The native resolution for any LCD monitor depends on the format and the manufacturer. For instance, the Proview 19" widescreen my wife is using with her Mac Mini supports a native resolution of 1440x900, as you say. However, the Acer widescreen 23" monitor I'm using with my Windows box has a native resolution of 1920x1080 (I have a discrete graphics card). Incidentally, onboard integrated graphics do support widescreen monitors if the resolution is not too high (as is the OP's). The Proview my wife is using used to be hooked up to an old Dell Dimension 2400 with onboard graphics. The reason it worked is because a 19" widescreen monitor at 1440x900 has fewer pixels than a standard 17" LCD monitor, which just about any computer can handle.

This post has been edited by compnovo: 27 October 2009 - 08:03 PM

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#6 User is offline   rgreen4 

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Posted 27 October 2009 - 10:29 PM

Early widescreen monitors were 16:10 while widescreen TV's were 16:9. Currently the widescreen monitors that have been on the market for a while are 16:10, but the newer models are 16:9. My year old HP 2408w has a native resolution of 1920x1200. Dividing the 1920 by 16 = 120 and of course dividing the 1200 by 10 is also 120. My older 22w monitor has a native resolution of 1680x1050 also a 16:10 monitor. The newer 24" monitors show a native resolution of 1920x1080 which calculates out to 16:9.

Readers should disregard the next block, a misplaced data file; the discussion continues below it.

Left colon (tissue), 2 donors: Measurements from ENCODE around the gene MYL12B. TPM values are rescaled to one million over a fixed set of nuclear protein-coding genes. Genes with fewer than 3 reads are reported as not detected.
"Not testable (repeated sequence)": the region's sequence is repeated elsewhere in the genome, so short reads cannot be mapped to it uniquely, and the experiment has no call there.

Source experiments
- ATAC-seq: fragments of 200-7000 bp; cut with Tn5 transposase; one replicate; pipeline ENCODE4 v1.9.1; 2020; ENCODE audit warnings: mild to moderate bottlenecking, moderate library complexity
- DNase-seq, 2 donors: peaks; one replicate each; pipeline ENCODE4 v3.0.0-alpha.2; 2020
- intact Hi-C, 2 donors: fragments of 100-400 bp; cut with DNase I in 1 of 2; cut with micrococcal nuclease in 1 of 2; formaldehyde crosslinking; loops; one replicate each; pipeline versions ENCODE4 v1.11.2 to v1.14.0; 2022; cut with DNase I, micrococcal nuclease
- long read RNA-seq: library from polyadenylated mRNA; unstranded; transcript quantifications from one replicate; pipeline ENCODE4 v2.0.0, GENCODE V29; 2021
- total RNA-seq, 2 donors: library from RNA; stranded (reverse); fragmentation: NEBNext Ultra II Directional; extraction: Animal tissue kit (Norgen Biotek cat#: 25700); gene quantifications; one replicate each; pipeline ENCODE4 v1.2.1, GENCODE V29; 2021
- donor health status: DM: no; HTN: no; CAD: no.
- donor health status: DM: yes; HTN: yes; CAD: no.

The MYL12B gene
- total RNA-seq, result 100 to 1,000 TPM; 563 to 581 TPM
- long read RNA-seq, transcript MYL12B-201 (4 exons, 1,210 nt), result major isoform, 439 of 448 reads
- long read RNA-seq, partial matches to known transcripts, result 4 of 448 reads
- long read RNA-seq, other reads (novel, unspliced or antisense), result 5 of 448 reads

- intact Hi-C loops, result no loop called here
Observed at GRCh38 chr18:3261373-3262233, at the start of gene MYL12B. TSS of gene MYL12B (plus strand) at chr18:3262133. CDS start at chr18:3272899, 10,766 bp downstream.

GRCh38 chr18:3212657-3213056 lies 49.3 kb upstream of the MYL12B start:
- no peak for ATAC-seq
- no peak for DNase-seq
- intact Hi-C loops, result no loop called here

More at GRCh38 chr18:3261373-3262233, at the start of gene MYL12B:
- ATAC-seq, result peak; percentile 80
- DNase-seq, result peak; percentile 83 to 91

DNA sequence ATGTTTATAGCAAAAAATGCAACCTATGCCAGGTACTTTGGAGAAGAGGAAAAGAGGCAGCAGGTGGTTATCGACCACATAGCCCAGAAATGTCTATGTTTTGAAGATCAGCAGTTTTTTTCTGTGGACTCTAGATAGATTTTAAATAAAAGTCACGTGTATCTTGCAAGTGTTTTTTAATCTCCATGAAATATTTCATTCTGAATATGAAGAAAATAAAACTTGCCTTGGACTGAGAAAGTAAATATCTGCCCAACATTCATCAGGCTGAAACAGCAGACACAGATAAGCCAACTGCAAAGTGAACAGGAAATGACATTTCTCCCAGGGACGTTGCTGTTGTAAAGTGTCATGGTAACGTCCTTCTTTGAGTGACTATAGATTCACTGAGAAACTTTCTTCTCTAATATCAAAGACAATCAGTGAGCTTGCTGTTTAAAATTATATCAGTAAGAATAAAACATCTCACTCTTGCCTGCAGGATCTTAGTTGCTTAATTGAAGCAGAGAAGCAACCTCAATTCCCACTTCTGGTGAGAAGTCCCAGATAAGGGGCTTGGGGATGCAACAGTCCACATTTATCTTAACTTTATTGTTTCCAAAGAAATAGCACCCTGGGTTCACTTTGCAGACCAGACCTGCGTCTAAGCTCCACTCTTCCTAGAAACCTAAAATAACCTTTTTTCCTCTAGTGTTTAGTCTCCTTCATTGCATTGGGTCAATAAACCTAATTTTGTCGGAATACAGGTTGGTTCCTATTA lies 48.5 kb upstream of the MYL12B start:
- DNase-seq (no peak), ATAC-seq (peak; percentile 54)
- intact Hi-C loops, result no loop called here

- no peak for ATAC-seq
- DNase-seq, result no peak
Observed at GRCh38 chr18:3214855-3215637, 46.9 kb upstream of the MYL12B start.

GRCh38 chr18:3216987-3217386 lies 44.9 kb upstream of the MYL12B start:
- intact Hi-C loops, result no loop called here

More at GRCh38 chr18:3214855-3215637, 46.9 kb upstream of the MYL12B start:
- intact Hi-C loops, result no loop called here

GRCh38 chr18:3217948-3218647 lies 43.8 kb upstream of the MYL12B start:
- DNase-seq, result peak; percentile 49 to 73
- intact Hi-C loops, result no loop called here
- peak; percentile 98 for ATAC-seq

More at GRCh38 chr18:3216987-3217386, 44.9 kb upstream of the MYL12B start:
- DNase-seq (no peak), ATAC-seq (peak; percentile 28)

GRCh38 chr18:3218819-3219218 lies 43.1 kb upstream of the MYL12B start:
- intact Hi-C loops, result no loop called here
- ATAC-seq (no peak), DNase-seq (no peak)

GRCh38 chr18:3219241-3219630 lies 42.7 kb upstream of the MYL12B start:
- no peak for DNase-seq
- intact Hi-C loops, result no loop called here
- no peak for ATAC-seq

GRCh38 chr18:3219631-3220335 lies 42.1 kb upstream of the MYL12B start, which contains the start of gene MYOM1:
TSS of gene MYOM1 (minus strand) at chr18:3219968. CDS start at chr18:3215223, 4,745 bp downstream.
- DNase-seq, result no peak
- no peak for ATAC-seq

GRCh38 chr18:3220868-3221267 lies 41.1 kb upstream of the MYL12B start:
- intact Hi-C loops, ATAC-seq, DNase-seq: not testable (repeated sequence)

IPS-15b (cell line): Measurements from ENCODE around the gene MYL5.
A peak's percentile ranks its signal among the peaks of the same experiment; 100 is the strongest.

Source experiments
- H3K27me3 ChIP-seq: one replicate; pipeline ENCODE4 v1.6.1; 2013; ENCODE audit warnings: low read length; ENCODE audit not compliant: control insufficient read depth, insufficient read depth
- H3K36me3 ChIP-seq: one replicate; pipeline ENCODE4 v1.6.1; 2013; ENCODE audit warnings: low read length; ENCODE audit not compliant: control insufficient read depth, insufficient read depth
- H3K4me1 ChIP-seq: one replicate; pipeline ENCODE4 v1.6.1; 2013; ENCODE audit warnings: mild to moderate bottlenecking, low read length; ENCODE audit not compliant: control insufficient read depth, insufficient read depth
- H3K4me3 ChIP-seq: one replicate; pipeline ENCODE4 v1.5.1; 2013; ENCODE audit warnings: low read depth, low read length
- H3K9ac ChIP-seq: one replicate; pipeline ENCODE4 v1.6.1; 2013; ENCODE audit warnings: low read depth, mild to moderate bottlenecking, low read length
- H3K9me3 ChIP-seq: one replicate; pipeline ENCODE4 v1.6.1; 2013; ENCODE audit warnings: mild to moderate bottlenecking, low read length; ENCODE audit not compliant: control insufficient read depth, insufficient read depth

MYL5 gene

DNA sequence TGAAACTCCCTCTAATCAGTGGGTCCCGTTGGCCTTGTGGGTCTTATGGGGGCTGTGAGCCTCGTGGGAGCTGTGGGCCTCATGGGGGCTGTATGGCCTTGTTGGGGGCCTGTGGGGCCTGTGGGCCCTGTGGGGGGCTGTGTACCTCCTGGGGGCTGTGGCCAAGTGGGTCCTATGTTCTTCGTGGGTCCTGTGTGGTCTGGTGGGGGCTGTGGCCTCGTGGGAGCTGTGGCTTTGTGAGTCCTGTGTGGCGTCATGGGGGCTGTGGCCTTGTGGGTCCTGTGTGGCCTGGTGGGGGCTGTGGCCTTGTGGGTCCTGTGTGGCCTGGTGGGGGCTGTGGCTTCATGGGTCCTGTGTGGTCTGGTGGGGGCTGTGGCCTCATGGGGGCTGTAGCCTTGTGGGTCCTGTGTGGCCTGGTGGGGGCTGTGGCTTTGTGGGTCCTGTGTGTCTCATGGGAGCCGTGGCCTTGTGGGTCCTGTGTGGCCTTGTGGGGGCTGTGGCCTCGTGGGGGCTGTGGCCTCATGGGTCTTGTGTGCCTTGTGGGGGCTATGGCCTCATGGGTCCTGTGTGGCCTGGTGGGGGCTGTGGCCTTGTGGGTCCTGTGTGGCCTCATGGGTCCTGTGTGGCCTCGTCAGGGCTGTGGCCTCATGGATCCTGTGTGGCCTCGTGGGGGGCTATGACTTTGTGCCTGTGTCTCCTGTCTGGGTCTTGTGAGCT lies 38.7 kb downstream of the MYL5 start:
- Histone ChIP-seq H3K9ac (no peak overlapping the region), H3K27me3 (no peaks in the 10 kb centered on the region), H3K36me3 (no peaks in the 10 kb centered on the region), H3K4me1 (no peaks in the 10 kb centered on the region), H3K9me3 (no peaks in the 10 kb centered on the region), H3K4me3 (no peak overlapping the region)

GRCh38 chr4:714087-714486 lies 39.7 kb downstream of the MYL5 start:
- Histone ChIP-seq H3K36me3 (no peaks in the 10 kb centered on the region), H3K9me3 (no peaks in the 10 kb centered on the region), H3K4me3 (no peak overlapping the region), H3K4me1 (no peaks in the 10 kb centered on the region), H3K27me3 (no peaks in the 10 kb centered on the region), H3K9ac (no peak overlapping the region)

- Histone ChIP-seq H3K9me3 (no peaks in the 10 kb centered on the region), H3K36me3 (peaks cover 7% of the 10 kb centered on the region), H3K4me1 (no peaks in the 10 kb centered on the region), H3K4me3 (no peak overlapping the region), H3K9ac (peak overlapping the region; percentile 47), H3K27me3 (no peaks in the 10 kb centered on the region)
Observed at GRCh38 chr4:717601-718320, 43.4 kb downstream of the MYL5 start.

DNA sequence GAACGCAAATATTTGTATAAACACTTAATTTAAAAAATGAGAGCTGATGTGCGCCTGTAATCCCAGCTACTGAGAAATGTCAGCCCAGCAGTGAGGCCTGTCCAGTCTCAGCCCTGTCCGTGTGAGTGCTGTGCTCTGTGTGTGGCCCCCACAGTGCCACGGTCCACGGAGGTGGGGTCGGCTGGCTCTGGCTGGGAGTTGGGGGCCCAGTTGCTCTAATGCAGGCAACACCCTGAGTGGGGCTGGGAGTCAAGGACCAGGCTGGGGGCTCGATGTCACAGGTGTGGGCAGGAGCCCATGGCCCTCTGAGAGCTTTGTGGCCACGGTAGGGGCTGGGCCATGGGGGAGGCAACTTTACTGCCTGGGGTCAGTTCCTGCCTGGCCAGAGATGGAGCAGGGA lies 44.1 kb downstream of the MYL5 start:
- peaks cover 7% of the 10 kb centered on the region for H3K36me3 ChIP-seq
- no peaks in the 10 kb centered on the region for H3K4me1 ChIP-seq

The change in the ratio is probably a side effect of the merging of the separate monitor and TV lines. I have a new Samsung T260D that has HDMI, DVI, VGA, component and composite inputs along with a tuner. It is currently used as a monitor, but can be used as a TV. Strangely enough, it's native resolution is 1920x1200.

The HP 514c has one AGP 4x slot and there are still a number of AGP graphics cards on Newegg in the price range of $30 to $70.
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#7 User is offline   smax013 

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Posted 27 October 2009 - 11:18 PM

View Postrgreen4, on 27 October 2009 - 10:29 PM, said: